There seems to be no evidence of the so-called inferiority complex among Jewish college students, according to a conclusion reached by Dr. Julius B. Maller, research associate in Teachers’ College of Columbia University, who presents the results of a test which he gave to 200 Jewish students in secular schools who had little or no formal Jewish education, in an article appearing in the April-June issue of “Jewish Education.” The tests comprised questions covering the background, the Jewish knowledge, Jewish attitudes and personal adjustments of the students.
Other conclusions reached by Dr. Maller as a result of this test are:
1. The forms of recreation which are favorites among jewish students are largely cultural in nature.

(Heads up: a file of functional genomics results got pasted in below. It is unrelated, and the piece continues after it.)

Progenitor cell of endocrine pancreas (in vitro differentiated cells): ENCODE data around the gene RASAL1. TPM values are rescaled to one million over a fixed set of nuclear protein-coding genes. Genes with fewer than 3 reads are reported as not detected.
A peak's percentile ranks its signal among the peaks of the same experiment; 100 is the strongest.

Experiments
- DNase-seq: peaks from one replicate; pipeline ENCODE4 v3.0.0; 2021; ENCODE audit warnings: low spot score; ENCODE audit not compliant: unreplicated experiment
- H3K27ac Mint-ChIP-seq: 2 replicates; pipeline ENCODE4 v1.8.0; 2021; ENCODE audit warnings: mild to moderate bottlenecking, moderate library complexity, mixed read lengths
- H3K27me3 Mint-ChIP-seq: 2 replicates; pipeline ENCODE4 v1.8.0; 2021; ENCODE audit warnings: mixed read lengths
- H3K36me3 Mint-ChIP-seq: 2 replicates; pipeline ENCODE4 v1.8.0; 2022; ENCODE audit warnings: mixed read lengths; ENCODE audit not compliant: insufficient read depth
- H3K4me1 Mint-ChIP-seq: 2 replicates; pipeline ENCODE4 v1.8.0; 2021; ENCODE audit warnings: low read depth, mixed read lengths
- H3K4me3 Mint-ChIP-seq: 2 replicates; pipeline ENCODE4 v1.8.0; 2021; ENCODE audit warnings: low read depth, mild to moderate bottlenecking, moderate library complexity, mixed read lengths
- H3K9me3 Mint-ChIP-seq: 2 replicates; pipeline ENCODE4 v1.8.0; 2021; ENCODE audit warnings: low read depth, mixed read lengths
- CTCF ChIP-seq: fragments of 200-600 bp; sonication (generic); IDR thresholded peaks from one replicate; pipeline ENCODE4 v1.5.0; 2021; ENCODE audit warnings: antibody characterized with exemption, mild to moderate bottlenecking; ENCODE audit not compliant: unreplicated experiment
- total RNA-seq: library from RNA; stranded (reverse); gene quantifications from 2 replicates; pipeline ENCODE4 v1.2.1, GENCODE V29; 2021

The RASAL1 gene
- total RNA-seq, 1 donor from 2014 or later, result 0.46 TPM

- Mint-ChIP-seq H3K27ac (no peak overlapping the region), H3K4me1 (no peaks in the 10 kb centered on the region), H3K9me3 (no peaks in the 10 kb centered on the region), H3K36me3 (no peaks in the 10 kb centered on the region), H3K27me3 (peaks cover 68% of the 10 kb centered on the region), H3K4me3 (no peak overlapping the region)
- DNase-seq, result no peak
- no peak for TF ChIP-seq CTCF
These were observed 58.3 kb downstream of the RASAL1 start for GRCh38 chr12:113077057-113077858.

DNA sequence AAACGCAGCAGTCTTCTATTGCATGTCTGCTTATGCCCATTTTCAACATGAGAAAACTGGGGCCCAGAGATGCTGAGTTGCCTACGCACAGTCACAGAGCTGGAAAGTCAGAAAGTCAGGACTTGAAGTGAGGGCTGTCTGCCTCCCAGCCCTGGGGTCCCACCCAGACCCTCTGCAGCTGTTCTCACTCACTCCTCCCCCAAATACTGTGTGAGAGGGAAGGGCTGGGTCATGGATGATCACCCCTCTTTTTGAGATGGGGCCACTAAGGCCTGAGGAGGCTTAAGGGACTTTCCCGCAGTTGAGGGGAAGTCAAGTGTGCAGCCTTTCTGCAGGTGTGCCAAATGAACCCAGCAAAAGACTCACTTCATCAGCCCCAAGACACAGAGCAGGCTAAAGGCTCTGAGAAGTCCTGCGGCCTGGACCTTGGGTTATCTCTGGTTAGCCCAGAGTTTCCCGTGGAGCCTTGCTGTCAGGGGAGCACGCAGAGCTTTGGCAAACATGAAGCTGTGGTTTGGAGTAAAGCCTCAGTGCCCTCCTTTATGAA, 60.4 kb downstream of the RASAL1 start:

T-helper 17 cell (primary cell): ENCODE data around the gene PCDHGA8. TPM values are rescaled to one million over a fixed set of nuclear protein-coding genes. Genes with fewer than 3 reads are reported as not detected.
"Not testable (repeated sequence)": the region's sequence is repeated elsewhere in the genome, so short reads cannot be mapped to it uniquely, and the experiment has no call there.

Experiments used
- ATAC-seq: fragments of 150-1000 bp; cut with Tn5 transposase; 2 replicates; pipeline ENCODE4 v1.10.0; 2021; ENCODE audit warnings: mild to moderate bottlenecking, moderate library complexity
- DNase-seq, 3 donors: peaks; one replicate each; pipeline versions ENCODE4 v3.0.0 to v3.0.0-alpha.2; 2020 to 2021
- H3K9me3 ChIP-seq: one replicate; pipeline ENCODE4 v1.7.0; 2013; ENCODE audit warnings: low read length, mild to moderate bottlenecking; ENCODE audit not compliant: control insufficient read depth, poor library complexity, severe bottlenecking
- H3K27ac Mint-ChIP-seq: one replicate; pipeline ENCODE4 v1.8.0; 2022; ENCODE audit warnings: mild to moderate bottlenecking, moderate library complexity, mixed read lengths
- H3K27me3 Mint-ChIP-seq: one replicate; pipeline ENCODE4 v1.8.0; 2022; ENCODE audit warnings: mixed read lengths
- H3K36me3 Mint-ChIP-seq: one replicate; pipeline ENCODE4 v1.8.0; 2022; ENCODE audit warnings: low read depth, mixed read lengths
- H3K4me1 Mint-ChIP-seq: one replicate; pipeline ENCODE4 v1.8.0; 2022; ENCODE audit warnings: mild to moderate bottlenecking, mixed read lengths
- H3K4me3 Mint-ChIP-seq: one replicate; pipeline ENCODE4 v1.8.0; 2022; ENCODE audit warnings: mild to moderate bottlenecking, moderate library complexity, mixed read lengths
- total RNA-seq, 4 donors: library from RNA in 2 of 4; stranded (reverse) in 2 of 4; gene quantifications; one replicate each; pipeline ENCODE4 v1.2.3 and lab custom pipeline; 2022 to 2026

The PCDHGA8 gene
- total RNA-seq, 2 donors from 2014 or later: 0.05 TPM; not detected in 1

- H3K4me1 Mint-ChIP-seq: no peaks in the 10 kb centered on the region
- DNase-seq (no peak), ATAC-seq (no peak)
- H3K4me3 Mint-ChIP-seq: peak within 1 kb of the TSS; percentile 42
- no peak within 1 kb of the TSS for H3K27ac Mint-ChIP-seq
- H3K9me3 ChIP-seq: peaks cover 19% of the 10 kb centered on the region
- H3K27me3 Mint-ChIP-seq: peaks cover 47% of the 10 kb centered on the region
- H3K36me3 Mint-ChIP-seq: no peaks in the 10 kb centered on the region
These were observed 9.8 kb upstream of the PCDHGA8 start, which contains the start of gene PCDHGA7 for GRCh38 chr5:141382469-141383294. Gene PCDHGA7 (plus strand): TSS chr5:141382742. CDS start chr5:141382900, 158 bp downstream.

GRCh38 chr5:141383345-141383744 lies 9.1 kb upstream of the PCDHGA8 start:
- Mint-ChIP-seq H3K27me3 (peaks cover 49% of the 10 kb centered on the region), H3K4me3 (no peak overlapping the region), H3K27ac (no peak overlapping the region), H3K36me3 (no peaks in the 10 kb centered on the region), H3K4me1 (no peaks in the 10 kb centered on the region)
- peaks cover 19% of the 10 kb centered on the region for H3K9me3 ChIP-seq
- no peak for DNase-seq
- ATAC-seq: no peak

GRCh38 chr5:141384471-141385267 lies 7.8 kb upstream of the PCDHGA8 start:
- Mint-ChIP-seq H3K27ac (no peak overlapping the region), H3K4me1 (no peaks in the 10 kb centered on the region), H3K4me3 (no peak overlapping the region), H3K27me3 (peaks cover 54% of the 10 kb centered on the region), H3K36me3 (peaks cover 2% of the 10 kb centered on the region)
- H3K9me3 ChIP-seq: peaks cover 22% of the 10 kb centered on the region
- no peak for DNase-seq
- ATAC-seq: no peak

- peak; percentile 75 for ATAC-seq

2. Jewish students, coming largely from Orthodox homes, tend to be in greater sympathy with Conservative and Reform Judaism.
3. Jewish students show little familiarity with the names of great Jews, and are badly misinformed in that connection.
4. Jewish students show a fair knowledge of Jewish customs and ceremonies, but extremely little knowledge of Jewish history.
5. There is little correlation between the extent of Jewish knowledge and the degree of observing Jewish practices among Jewish students.
6. The reasons given by Jewish students for observing Jewish practices are religious conviction, social pressure and national solidarity.
7. Jewish students rate themselves much more frequently to be of positive than of negative or neutral attitude toward their Jewishness. There is a marked correlation between the students’ self-rating and their actual scores on a test of Jewish attitudes.
8. On tests of emotionality and temperament, the Jewish students display a reaction-pattern slightly different from that of non-Jewish college students. They show a slightly higher degree of emotionality. Their reaction to words, however, reveals more frequent positive responses of pleasing and agreeable than negative responses of displeasing and annoying.
9. Jewish students display a marked degree of introversion and self-eriticism.